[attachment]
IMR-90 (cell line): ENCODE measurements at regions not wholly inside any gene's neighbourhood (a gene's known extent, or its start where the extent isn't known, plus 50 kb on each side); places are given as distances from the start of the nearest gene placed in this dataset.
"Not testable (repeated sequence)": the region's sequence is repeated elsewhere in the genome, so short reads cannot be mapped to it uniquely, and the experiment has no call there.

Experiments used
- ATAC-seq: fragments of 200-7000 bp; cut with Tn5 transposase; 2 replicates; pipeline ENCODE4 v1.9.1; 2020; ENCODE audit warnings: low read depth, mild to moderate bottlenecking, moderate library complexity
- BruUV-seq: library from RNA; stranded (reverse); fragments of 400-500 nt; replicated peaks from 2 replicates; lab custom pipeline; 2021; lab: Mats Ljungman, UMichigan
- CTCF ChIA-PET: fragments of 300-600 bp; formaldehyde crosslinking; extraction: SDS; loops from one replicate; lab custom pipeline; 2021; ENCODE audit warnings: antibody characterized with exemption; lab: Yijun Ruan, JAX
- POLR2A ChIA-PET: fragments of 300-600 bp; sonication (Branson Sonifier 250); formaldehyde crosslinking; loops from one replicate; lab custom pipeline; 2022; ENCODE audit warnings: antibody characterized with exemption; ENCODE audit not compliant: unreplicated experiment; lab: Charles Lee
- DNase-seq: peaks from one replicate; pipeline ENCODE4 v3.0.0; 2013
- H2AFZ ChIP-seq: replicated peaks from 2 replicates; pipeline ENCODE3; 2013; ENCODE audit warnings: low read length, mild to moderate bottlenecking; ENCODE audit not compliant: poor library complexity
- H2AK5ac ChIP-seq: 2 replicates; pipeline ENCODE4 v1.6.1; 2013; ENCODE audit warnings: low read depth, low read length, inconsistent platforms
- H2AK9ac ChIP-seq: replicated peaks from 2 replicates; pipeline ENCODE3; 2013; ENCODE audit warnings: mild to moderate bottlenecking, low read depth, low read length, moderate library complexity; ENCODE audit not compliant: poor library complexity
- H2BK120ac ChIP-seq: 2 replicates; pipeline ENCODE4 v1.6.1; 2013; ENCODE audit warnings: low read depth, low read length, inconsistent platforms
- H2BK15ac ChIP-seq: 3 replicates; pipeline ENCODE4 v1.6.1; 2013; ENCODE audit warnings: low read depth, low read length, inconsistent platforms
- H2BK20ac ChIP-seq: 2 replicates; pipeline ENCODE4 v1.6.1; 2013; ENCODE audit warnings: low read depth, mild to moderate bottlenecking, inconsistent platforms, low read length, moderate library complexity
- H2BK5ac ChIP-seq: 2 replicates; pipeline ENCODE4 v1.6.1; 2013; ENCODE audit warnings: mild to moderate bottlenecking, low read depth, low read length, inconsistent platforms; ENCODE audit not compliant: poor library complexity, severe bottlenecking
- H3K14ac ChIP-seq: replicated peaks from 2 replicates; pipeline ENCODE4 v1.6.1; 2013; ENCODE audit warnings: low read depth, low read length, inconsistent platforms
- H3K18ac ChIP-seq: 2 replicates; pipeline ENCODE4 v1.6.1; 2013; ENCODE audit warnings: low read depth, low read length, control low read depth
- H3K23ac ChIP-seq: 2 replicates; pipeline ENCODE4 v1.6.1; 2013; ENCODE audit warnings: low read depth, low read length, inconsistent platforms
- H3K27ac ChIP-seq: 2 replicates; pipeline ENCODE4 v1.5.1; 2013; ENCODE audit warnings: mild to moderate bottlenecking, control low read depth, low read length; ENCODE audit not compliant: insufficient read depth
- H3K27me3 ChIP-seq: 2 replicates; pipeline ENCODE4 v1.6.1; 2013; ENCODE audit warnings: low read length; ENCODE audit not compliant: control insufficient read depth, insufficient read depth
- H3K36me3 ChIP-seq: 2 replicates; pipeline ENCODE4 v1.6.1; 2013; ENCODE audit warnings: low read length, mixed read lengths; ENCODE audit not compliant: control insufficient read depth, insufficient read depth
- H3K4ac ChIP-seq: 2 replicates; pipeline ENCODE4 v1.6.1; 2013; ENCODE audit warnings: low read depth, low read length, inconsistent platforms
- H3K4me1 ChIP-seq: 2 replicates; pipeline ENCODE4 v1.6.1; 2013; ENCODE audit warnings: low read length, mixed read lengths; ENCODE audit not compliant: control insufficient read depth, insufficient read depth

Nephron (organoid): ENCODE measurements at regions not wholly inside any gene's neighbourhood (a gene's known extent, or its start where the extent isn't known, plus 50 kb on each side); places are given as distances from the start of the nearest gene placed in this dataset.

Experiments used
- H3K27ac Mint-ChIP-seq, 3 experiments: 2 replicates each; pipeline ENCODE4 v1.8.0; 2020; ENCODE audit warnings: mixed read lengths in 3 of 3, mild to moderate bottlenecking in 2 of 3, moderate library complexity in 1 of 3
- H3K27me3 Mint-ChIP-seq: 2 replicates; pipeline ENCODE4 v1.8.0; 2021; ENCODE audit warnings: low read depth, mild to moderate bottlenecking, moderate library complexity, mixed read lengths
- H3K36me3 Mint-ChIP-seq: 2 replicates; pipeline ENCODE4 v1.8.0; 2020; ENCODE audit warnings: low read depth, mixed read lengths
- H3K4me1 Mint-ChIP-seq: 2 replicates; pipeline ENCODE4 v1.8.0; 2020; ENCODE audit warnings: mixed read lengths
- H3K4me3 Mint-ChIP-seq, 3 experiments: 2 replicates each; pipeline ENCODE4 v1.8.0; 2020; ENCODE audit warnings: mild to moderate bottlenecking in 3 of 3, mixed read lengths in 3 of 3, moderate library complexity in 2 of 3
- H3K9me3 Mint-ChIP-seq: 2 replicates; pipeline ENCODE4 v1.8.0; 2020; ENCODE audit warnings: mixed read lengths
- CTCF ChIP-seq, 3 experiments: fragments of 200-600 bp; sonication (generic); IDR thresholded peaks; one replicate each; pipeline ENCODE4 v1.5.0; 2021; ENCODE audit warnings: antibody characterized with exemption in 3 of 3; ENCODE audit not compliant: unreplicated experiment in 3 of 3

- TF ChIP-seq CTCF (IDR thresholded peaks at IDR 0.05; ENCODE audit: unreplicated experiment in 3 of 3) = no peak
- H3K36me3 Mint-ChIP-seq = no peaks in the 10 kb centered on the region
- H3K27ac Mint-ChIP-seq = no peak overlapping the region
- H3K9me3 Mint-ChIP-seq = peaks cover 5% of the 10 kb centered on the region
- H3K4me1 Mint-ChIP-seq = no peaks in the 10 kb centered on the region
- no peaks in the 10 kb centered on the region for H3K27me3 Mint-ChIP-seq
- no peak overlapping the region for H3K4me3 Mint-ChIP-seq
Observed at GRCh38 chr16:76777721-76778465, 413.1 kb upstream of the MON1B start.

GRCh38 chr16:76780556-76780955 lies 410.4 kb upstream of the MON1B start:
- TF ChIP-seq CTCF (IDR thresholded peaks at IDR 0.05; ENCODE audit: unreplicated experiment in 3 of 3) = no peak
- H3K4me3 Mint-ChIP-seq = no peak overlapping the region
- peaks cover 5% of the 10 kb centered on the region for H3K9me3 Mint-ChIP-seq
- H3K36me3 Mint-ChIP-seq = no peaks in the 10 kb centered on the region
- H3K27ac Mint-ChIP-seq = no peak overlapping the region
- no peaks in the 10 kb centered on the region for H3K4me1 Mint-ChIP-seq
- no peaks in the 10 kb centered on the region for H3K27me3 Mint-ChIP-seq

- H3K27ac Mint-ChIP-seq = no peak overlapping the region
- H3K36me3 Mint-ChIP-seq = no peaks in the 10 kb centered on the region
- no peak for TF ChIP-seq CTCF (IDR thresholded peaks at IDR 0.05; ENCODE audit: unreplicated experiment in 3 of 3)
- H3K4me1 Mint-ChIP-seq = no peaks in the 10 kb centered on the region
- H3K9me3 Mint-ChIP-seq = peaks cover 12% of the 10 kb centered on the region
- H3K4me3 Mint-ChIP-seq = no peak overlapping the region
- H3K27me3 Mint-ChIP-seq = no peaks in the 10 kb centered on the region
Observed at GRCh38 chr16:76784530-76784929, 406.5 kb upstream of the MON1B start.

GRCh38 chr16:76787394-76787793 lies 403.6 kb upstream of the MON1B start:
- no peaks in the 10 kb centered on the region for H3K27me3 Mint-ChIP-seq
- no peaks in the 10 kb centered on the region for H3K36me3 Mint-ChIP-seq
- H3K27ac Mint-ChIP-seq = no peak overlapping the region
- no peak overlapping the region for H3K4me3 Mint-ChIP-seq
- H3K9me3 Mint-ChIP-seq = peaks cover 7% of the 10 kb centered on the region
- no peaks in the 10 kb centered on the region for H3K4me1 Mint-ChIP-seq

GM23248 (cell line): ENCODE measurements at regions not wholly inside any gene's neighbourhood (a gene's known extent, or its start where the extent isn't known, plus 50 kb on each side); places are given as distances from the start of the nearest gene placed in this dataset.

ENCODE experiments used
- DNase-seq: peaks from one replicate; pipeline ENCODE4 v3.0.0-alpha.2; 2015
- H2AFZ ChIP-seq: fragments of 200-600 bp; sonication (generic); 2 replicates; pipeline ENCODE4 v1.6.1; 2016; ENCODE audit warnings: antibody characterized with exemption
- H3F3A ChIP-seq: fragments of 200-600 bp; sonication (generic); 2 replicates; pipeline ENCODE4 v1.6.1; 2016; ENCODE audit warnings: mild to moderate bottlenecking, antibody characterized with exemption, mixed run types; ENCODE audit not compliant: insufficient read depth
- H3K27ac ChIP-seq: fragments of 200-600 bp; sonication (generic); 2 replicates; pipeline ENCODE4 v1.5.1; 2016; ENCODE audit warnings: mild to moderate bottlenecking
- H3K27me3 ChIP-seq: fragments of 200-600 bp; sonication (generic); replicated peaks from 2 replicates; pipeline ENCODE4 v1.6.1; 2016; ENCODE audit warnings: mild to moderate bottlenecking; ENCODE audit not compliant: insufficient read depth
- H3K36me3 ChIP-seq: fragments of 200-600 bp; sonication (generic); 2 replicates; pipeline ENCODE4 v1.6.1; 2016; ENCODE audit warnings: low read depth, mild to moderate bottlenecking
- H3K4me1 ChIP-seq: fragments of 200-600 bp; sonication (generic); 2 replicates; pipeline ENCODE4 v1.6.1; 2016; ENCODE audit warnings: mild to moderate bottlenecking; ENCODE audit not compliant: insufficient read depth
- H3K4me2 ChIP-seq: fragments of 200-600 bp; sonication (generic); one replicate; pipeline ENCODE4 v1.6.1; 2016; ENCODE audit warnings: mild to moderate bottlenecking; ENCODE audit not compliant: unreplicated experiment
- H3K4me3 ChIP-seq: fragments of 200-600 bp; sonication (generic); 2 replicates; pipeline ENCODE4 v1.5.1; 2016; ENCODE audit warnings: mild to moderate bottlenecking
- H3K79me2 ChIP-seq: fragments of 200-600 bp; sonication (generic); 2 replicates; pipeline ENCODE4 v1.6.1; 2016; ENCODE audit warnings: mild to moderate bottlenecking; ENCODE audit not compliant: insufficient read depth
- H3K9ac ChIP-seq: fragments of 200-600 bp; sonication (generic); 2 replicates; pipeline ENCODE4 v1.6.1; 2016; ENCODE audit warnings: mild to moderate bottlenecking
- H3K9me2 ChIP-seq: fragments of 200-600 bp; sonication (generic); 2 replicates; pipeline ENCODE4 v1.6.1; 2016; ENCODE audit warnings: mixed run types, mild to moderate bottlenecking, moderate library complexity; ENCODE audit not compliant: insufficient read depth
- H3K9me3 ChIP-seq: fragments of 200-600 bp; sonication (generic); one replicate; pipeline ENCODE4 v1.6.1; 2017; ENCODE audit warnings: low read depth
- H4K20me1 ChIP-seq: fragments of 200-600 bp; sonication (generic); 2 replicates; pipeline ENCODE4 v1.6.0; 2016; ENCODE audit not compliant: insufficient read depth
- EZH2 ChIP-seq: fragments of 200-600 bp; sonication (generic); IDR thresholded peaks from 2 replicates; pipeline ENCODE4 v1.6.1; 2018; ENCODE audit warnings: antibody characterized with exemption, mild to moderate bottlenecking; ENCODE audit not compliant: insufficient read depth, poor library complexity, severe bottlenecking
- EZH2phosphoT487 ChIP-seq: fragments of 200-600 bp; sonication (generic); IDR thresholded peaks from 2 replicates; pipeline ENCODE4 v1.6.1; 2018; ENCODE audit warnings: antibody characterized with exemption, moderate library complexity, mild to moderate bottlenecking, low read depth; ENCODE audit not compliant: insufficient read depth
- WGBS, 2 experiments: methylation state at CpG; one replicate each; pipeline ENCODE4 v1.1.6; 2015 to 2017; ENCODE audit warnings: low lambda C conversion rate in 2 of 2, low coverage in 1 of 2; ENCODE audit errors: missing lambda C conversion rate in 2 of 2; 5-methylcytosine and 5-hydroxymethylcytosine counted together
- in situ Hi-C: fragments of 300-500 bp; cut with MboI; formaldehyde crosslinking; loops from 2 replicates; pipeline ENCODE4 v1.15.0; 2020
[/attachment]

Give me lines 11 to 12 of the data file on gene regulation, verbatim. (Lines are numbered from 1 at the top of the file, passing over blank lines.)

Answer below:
- H2AK9ac ChIP-seq: replicated peaks from 2 replicates; pipeline ENCODE3; 2013; ENCODE audit warnings: mild to moderate bottlenecking, low read depth, low read length, moderate library complexity; ENCODE audit not compliant: poor library complexity
- H2BK120ac ChIP-seq: 2 replicates; pipeline ENCODE4 v1.6.1; 2013; ENCODE audit warnings: low read depth, low read length, inconsistent platforms